Measuring and cutting: Start by measuring the length of the play surface (52” in this case). Don’t measure or mark anything else yet. Then cut the plywood sheet where the plan says “Make this cut first!” Cut all the way across the plywood sheet. Then cut where it says, “Make this cut second”, again cutting all the way across the sheet. Doing these two cuts first will make life easier in terms of measuring things out and not cutting into a piece that you don’t want to cut into. After that, you can measure and make the cuts in any order you wish.

The end pieces of the table incorporate the legs. As noted on the plan, the cutout between the two legs of each end piece can be any shape you wish. You could cut half circles, or angle the legs so they are broader at the top than the bottom. Do whatever pleases you. As marked in the plan, the cutouts would yield simple, straight 5” wide legs.

Simple Train Table - Top View
(top view)
After all the pieces are cut and sanded smooth, cut six 4” lengths of 2”x4” lumber. All the screws used to assemble the train table will go through the half-inch ply and into the 2”x4”s. There will be one 2”x4” in each corner and one at each end of the brace. The 2”x4”s hold the table frame together and support the play surface. The play surface does not need to be screwed down.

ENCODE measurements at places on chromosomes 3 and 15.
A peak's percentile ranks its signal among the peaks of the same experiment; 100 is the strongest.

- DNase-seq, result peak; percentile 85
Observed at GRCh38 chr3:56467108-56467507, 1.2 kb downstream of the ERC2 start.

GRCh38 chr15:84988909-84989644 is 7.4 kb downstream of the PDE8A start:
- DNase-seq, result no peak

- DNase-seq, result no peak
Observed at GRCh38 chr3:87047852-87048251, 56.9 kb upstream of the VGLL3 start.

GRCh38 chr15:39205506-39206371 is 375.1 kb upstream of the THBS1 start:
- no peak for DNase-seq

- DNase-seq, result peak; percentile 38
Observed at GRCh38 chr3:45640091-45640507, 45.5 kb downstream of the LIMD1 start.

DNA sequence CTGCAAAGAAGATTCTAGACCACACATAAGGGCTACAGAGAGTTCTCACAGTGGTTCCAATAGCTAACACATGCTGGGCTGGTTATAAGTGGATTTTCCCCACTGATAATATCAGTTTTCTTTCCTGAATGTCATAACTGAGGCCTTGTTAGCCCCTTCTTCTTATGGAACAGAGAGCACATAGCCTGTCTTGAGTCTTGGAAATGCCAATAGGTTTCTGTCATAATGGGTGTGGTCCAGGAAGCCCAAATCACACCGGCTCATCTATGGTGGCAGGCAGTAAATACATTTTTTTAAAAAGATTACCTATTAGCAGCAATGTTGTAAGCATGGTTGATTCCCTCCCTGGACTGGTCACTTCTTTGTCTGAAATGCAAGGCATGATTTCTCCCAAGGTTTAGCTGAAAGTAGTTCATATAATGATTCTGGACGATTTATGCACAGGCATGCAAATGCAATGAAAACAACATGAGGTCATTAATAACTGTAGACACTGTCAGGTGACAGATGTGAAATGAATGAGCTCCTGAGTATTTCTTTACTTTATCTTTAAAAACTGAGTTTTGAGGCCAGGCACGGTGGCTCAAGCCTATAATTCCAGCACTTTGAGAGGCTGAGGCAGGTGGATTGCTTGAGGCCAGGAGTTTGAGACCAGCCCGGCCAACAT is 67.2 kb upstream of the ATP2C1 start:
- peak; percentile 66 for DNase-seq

Assembly: It’s a good idea to apply a bit of Elmer’s® or similar wood glue between any two pieces you want to screw together. Screws and glue together make for a very strong joint that will withstand lots of pushing, pulling and leaning-on.

The quick way to screw the pieces together is to use drywall screws and simply drive them in where you need them. Since you’re not counter-sinking screws with this technique, the surface of the ply crushes a little bit and occasionally exposes a short splinter around the screw head. Be sure to remove any splinters. The proper way to screw the pieces together would be to pre-drill and countersink the holes and then use wood screws. You can buy a countersink bit at any hardware store for a few dollars. Save a step: some countersink bits drill the screw pilot-hole at the same time they countersink!